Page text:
In the Late Middle Ages, the Aragonese expansion southwards met with the Castilian advance northward in the region of Murcia. Afterward, the Aragonese empire focused on the Mediterranean, acting as far as Greece and Barbary.

The union of the two territories of Catalonia and Aragon was caused by the marriage of Ramon_Berenguer_IV,_Count_of_Barcelona and Petronila of Aragon, later Queen of Aragon. This merged the County of Barcelona with the Kingdom of Aragon under the name of "Crown of Aragon". Their son, Alfonso II, inherited both titles. This union was made while respecting the existing institutions of both places. This situation was maintained until the abolition of the state, at the beginning of the 18th century.

King James I (13th century) conquered new territories and incorporated Majorca and the region of Valencia into the state. Valencia was made a new kingdom with its own institutions, and so became the third member of the confederation. Majorca, together with the counties of Cerdanya and Roussillon and the city of Montpellier, were given to his son James and were named the Kingdom of Majorca, but these territories were reincorporated in year 1349.

The expansion across the Mediterranean Sea continued to (Sicily, Minorca and Sardinia). In 1410, King Martin I died without descendants. This caused Ferdinand of Antequera from the Castilian dynasty of Trastamara to made king of the Crown of Aragon.

In 1443, Naples was conquered. Later King Ferdinand II of Aragon recovered the northern Catalan counties.

Hapsbourg Aragon

Bourbon Aragon

The 19th Century and the decolonization: 1808-1899

In the beginning of the 19th century, the political unrest in Europe expanded to their American colonies. After a French republic attempted to solve some border disputes with Aragon by invading, the fierce Aragonese resistance led to the peace of Barcelona in 1802. From the reminds of the Napoleonic wars, Aragon was a close ally to France.

Aragonese Royal Navy`s Ensign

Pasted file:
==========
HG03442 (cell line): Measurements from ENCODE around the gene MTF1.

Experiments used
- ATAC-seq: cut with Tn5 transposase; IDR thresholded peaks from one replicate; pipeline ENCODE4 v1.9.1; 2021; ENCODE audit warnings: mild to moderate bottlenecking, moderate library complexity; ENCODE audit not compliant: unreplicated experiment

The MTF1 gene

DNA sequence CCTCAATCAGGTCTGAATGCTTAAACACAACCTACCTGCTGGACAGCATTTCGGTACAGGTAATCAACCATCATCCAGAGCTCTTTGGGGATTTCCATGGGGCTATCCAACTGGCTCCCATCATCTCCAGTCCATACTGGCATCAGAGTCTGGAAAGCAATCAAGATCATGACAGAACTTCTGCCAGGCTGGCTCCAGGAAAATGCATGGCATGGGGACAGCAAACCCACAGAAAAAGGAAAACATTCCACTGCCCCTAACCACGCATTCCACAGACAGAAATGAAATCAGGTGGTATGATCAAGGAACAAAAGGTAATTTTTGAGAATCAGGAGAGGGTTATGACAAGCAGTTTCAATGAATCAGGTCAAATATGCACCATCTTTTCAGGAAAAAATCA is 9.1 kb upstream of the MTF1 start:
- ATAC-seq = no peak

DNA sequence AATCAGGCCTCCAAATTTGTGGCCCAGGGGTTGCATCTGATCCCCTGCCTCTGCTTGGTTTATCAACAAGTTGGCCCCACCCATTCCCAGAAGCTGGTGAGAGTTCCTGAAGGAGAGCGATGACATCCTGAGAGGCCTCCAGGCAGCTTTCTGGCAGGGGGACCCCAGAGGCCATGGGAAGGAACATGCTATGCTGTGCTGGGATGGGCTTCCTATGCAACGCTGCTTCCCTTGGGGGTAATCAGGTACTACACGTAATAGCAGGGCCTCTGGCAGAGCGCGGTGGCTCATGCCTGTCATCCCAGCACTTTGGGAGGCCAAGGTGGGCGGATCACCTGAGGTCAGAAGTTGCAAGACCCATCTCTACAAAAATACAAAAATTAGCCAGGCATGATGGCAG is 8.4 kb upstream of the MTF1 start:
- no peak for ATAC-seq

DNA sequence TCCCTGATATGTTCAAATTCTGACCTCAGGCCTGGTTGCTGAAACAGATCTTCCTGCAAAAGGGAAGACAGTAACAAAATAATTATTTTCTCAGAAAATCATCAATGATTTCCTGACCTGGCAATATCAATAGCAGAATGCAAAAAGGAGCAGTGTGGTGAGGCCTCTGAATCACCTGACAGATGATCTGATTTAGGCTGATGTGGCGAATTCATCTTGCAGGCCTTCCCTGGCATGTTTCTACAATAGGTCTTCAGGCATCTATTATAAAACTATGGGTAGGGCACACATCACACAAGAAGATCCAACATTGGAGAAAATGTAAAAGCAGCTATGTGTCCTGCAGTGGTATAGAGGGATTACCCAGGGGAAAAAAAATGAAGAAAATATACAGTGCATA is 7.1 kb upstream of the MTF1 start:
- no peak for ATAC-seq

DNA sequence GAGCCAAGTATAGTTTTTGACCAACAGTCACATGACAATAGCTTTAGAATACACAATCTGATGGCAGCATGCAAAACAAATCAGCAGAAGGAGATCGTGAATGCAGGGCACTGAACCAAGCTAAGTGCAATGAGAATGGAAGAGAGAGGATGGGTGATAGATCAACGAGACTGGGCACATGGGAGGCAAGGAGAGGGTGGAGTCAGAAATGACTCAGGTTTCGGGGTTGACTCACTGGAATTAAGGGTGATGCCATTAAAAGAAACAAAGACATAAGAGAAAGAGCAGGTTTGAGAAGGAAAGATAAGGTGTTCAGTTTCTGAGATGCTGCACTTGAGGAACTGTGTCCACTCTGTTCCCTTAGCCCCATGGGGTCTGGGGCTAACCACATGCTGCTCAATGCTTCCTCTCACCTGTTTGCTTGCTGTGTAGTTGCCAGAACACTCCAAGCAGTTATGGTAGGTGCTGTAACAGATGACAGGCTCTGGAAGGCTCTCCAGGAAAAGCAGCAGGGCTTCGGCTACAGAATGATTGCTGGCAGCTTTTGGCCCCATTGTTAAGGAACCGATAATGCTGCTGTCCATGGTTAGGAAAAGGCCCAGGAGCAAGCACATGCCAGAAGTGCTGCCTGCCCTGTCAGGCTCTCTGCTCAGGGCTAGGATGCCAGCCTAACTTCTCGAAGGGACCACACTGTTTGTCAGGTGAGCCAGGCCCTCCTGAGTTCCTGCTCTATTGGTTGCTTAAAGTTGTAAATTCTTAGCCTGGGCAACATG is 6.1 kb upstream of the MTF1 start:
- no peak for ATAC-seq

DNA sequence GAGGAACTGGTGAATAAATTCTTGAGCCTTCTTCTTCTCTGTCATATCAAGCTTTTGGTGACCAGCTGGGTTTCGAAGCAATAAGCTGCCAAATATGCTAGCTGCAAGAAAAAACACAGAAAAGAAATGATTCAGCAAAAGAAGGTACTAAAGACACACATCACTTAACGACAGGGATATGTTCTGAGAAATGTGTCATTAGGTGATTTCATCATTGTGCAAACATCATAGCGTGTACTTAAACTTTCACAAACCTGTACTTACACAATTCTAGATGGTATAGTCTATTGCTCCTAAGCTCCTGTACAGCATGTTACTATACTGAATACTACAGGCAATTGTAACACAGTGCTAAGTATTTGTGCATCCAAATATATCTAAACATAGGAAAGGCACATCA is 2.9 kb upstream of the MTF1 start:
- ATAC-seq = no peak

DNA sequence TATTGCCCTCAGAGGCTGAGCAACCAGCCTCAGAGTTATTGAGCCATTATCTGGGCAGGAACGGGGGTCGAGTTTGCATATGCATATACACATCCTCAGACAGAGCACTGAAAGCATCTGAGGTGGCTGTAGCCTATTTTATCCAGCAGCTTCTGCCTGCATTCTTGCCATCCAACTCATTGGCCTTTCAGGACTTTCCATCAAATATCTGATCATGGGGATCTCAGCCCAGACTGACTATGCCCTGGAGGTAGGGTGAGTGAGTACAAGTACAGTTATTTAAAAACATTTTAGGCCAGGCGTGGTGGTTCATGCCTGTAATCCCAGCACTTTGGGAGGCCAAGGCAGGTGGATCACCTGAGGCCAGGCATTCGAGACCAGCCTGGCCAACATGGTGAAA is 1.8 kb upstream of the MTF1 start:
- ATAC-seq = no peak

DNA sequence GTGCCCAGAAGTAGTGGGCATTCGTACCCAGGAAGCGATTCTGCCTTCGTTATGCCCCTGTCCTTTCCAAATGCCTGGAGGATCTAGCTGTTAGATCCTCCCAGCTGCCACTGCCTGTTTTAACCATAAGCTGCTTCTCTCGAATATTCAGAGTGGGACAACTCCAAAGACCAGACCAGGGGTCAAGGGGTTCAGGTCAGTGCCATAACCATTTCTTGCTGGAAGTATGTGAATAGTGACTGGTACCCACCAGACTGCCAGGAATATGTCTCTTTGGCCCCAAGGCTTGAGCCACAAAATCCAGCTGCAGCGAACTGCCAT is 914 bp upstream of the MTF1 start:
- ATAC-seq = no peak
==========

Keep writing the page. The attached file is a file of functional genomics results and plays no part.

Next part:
Aragonese Merchant Navy`s Ensign

In 1809 the French and the Aragonese invaded Castile and Leon and Portugal, king Alfonso XIV of Castile and Leon fled to New Granada and organized the courts there. King Pedro of Portugal was imprisoned by Napoleon. Joseph Bonaparte was put on the Portuguese throne.

Aragon declared war against the Triple Alliance (Federated Kingdoms, Austria, Russia). This led the English to attempt to take Bons Aires. While the English failed to set foot on Riu d'Archent, they managed an effective blockade that practically cut off Bons Aires from Barcelona.

While the partisans in Castilla fiercely fought the French and the Aragonese. Alfonso of Castile, formally joined the Triple Alliance and organized an attack against Riu d'Archent from his American territories.

Riu d'Archent was formally returned to Aragon in 1819, but by this time, Argentinians had been cut off from the metropolis for too long. They asked for an autonomous status which was granted in 1823. Riu d'Archent elected its own Parliament, and Cabinet, while recognizing king Ferdinand of Aragon as their monarch. From the beginning the Argentines supported the rebellion in São Paulo. This led to a Portuguese invasion of Uruguay in 1819, short after Aragon demilitarized Buen Ayre.

São Paulo finally defeated the royalists at Rio de Janeiro in 1822, freeing Uruguay. However the devolution was not automatic, as Aragon had not recognized the new Republic of Brazil. Riu d'Archent was not allowed to recognize or send ambassadors to foreign powers, but by 1827, Paraná handed Uruguay back to Riu d'Archent.

In 1876, Aragon granted dominion status to Riu d'Archent. The Argentians were content to keep the king in Zaragoza as their monarch.

Geography

Aragon is located in the east of the Iberian Peninsula.

Borders

North: France. West: Castile and Leon. South: Mediterranean Sea. East: Mediterranean Sea.

Economy

Culture

Languages

Aragonese is the official language in Aragon and is used in all official government documents and correspondences. The second-most spoken language and co-official in the Crown of Catalonia is Catalan, a language that's more likely just a dialect of Narbonosc (which both the Aragonese state has always emphatically denied that so as to ward off potential French influences making inroads into Catalunya and Catalan nationalists deny because it would rob Catalonia of a unique part of its identity if Catalan just turned out to be not but a variant of Narbonosc). The Aragonese dialects of Murzia and Valenzia are almost their own languages as they little intelligibility with the northerly dialects of Aragonese, and their classification as the same language might be more political in nature as these respective Iberian Romance forms evolved separately from the Huesca Valley and were only pulled into Aragonese's orbit after the Reconquista and the glorious entrance of King James I into the cities of Balansiyya in 1238 and 28 years later in the Madinat Mursiyah (مدينة مرسية) in 1266.